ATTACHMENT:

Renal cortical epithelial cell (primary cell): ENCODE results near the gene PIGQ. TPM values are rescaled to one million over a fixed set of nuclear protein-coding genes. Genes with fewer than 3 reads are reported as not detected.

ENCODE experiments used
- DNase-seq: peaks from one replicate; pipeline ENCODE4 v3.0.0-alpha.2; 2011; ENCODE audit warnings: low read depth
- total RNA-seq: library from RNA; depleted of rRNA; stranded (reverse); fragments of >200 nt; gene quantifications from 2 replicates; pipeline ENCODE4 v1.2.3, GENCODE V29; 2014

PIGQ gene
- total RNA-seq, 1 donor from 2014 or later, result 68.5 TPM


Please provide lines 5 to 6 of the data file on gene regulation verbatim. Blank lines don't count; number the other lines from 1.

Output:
PIGQ gene
- total RNA-seq, 1 donor from 2014 or later, result 68.5 TPM